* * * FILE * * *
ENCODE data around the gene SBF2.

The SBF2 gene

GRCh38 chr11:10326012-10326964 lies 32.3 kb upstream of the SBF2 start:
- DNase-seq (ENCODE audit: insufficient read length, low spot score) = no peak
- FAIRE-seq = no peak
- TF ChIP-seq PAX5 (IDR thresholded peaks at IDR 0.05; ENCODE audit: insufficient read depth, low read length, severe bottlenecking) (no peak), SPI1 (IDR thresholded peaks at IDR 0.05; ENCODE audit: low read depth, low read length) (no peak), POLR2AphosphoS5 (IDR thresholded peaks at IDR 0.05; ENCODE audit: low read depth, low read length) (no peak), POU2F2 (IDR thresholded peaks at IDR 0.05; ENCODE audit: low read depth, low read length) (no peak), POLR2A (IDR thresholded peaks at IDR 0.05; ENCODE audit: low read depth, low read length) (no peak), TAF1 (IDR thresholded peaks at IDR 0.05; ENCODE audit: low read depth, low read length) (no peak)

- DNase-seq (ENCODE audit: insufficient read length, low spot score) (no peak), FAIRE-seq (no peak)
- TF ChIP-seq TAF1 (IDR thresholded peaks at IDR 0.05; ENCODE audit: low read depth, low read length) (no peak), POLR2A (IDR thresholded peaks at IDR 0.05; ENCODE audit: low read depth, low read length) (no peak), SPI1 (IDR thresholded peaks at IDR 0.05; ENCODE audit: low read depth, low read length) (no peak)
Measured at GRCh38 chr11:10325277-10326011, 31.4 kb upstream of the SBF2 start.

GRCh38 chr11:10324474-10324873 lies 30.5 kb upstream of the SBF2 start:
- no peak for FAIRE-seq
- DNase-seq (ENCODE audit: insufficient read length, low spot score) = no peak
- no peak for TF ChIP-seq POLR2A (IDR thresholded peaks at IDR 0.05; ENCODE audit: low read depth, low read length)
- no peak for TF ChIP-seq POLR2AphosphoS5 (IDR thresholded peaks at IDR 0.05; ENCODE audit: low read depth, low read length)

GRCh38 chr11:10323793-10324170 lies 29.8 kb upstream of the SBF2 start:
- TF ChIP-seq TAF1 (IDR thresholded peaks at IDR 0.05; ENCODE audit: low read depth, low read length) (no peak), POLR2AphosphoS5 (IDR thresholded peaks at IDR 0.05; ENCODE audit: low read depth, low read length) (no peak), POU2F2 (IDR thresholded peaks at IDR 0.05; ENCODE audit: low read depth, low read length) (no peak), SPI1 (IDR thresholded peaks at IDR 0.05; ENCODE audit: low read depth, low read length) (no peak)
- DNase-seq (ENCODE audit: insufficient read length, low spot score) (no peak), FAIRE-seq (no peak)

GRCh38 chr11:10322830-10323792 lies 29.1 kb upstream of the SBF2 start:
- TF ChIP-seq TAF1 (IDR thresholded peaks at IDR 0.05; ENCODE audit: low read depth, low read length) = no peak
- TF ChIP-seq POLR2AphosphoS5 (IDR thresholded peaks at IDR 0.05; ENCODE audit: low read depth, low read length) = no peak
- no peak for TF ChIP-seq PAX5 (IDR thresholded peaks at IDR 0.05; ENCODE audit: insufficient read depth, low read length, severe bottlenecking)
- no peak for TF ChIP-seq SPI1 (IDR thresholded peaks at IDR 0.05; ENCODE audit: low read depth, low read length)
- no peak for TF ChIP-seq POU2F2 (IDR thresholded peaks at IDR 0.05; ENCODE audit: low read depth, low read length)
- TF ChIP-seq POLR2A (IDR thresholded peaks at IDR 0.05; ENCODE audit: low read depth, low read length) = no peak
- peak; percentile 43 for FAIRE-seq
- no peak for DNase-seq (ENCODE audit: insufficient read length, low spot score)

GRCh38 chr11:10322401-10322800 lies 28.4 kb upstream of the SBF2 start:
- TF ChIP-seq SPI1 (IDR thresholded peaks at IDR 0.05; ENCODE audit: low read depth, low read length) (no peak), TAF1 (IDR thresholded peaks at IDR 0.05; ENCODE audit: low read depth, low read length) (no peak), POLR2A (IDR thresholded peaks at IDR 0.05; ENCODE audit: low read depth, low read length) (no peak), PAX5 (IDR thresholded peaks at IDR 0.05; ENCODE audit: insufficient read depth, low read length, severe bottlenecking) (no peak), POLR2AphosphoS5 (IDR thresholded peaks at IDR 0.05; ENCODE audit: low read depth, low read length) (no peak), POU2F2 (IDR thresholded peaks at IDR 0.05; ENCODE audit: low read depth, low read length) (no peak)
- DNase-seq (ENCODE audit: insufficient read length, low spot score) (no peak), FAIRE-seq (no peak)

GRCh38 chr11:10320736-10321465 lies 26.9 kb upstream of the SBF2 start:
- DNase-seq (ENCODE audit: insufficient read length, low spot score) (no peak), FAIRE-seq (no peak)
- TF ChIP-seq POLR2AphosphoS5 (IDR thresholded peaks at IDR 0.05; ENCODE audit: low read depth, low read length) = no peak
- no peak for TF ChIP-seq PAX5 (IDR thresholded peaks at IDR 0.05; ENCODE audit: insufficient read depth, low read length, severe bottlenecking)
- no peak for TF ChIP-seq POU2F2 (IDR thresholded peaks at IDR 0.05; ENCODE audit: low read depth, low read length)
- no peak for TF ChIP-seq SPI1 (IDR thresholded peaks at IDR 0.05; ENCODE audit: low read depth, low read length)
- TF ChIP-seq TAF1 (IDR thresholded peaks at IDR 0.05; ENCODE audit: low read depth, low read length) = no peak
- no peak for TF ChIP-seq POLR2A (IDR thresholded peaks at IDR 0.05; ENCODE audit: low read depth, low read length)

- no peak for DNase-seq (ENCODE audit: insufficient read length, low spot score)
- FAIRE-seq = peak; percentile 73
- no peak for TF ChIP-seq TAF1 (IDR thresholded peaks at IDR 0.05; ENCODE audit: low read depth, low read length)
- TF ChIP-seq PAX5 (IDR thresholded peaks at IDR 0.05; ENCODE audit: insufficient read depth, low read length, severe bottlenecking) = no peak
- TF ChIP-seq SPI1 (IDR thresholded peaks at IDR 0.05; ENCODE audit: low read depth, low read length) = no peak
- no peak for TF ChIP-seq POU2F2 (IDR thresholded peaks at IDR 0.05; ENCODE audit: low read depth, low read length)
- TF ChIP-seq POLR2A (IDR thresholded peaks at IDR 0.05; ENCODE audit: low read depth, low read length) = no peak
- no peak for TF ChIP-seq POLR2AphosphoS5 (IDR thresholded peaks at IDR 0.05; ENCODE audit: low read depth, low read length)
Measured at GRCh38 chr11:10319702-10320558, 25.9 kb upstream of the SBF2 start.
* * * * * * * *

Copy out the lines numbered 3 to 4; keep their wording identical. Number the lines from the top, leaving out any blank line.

GRCh38 chr11:10326012-10326964 lies 32.3 kb upstream of the SBF2 start:
- DNase-seq (ENCODE audit: insufficient read length, low spot score) = no peak